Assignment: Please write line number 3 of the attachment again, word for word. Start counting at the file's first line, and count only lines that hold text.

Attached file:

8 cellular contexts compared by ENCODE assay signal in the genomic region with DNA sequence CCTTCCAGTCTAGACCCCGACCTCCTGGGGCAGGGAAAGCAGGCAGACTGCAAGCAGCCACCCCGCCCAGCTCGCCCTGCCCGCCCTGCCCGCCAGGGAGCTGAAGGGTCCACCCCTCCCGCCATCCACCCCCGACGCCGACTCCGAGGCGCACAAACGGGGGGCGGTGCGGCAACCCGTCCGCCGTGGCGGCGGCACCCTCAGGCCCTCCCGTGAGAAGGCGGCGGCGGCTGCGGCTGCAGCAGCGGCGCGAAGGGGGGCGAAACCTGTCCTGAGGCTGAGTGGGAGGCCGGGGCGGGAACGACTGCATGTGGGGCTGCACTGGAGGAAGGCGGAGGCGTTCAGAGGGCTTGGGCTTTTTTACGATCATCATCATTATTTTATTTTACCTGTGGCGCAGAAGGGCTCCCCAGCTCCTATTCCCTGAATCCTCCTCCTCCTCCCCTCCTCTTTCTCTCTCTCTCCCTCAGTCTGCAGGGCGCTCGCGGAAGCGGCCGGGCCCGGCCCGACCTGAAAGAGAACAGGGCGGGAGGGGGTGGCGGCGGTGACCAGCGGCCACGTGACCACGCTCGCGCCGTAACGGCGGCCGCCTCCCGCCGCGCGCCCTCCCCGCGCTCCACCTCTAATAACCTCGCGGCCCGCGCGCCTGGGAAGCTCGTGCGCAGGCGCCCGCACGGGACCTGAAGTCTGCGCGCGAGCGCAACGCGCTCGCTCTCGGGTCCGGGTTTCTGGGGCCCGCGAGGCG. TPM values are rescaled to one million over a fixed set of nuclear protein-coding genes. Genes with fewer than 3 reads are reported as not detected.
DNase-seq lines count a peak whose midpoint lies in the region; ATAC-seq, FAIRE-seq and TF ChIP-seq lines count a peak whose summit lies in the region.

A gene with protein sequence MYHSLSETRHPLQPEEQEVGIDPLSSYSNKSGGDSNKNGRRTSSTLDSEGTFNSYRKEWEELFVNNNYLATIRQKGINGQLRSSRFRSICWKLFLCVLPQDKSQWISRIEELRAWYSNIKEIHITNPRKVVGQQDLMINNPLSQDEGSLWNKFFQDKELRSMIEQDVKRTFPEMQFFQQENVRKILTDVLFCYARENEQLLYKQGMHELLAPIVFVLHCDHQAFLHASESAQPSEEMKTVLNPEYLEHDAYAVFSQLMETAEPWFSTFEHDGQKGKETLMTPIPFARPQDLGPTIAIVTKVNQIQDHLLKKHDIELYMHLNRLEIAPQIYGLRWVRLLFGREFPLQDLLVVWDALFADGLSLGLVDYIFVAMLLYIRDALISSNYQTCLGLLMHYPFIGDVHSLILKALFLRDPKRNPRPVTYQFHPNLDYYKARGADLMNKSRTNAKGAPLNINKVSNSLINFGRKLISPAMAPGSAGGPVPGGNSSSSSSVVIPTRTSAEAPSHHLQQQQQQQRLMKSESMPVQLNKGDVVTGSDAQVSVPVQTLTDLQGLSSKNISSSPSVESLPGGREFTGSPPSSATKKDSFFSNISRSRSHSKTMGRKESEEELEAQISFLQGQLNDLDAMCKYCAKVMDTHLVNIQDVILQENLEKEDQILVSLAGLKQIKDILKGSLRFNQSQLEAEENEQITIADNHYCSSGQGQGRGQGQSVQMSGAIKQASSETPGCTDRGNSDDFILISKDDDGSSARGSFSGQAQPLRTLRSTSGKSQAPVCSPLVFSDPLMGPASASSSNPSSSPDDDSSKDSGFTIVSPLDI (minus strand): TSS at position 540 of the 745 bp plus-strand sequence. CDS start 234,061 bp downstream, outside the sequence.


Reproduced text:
A gene with protein sequence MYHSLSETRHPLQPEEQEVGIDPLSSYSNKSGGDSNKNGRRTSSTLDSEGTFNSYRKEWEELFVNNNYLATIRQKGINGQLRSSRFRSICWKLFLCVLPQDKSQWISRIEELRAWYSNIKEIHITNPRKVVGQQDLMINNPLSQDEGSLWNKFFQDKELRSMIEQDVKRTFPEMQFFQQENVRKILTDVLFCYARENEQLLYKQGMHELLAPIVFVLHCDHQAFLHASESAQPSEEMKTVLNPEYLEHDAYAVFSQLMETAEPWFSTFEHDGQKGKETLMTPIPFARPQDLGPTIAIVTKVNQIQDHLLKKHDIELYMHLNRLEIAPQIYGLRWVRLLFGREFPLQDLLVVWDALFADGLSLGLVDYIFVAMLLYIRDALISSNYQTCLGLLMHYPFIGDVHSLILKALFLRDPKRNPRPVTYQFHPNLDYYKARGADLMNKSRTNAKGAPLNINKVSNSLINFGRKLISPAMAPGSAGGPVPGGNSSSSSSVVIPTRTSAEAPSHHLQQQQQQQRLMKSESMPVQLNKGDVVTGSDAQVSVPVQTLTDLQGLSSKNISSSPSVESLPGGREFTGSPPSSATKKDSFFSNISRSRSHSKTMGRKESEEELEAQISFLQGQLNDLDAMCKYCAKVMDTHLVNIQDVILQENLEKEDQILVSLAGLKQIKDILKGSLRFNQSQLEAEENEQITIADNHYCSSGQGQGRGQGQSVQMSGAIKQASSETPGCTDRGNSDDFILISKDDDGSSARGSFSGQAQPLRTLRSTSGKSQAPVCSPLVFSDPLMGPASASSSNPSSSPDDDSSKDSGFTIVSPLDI (minus strand): TSS at position 540 of the 745 bp plus-strand sequence. CDS start 234,061 bp downstream, outside the sequence.